c) I do not ask students to perform tasks that I have not done before or would be unwilling to do myself; and,
d) As an example of the HEMT field, I must demonstrate that I am continually developing my field related KSAs and gathering personal experiences.
By continually developing experiential based learning environments, my students develop the KSAs and field experiences necessary for current and future HEMT leadership roles. This process enables them to become strong active practitioners of the field, competent in their knowledge skills and abilities, and deeply connected with HEMT professionals. In short, my teaching philosophy is:
“To develop dynamic experientially based learning environments so that students can become self-determined recreation, outdoor adventure leadership, and tourism professionals.”
My research examines how leisure experiences (LE) influence two main areas of interest. The first area focuses on the intersection between participation in recreation, park, tourism experiences and LE. The second focuses on the relationship between LE and the health and quality of life of participants throughout the life course. My research experience and future goals stem from my personal interests in outdoor adventure recreation and travel. From a young age, I have been involved in the guiding, instruction, and facilitation of outdoor adventure and travel. Throughout my undergraduate, graduate, and professional career, the outdoor adventure experience has been core to my being. I therefore want my research to not only be applicable and accessible to the academy and colleagues, but to the community of current and future leaders/policy makers.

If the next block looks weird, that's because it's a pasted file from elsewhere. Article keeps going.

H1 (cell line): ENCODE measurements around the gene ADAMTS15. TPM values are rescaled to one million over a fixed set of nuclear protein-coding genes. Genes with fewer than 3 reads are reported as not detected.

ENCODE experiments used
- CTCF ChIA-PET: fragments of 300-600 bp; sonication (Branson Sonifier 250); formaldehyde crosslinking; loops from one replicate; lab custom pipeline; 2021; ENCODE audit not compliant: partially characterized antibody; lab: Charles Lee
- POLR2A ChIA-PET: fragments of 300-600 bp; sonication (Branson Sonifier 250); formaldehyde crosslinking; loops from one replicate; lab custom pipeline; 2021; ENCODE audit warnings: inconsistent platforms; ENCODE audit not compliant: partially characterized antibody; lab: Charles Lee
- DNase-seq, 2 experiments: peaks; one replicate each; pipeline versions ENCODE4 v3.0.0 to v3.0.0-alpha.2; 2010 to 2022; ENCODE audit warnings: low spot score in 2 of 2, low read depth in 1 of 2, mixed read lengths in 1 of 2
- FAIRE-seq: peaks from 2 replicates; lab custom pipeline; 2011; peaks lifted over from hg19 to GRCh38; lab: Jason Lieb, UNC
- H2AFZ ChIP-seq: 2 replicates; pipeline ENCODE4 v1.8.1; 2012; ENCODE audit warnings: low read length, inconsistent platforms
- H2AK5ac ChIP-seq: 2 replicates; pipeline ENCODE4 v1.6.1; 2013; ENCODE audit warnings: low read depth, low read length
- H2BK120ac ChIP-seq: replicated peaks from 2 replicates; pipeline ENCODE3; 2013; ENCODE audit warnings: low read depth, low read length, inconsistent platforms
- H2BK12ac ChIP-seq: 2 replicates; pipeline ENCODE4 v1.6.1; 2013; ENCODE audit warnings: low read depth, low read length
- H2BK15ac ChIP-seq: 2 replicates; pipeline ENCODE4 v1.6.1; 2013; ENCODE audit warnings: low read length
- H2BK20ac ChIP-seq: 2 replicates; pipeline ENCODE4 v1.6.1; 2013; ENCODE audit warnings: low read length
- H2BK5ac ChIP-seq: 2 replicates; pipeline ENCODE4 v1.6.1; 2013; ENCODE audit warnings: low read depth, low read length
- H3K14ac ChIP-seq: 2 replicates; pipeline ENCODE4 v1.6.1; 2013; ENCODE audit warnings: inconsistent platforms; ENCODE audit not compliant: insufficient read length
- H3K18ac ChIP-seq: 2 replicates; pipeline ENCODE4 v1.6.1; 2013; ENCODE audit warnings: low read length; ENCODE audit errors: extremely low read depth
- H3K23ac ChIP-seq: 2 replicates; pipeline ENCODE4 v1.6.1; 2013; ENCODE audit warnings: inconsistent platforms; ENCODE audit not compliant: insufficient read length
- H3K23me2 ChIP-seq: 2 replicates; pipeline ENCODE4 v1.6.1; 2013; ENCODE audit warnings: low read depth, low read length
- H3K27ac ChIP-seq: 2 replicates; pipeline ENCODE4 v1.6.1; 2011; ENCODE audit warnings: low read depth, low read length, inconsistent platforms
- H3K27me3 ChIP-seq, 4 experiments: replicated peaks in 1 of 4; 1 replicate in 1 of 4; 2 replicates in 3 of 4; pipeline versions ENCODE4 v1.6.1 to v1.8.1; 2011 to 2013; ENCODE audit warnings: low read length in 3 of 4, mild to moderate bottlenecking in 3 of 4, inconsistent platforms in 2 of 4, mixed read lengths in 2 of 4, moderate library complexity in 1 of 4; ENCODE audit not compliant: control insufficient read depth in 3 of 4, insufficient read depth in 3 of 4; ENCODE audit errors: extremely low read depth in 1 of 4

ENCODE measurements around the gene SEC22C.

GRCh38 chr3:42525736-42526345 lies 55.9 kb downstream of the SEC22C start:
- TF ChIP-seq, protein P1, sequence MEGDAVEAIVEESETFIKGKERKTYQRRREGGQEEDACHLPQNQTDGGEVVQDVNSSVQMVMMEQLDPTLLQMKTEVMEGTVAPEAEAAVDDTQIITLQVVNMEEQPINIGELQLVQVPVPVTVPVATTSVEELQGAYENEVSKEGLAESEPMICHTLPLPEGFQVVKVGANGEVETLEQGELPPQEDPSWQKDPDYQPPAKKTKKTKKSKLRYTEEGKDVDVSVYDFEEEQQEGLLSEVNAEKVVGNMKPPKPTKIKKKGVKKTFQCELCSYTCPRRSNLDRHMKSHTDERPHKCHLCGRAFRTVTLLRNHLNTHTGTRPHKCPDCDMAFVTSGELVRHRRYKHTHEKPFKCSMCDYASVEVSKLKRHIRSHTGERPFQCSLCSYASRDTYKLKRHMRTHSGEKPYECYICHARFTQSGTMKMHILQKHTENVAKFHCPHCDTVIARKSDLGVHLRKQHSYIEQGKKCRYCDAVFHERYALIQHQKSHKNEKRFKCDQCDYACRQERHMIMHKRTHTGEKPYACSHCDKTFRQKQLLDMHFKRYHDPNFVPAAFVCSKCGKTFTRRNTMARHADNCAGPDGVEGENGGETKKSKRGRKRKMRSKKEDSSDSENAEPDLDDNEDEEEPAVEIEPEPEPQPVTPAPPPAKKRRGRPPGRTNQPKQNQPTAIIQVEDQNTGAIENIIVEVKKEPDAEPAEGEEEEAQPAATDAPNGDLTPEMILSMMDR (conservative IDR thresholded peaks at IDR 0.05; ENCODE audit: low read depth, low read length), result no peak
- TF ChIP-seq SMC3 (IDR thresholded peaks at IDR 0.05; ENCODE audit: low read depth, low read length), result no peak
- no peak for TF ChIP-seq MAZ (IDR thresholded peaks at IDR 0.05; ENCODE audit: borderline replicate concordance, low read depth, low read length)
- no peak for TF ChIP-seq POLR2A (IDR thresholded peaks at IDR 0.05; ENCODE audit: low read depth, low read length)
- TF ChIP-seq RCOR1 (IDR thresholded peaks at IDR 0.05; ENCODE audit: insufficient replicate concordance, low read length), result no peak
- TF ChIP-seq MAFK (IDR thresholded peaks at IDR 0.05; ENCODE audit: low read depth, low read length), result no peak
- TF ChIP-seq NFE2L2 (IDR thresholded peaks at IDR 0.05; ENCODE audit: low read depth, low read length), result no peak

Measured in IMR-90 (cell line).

My research plan for the next five years will be to combine my two research interests. Specifically I want to focus on the connections between leisure experience participation in outdoor adventure recreation travel and the health-quality of life of older adults. We are witnessing what an article in the Cleveland Plain Dealer (2018) called, “The Silver Tsunami.” Using statistics from the U.S. Census Bureau, this article explains that by 2050 there will be 83.7 million people in the United States 65 and older. This is almost double the current projections for 2020. According to the Census, by 2020 almost half of Ohio’s 88 counties will be 60 and older. The same is equally true of Coastal Carolina counties. Today those who are 65 and older are changing how retirement is experienced and thereby dynamically changing the recreation, parks and tourism field. With the increase in those 65 and older, recreation, park, and tourism agencies, communities, and practitioners will need research to help provide direction for infrastructure development, programing, resource planning, and policymaking.
In light of the interdisciplinary nature of the Department of Kinesiology and Health Science at Utah State University, its strong network of collaboration with area partners, and resources throughout the great state of Utah, this area of research will generate fruitful collaborations, funding, and student research opportunities (undergraduate and masters level).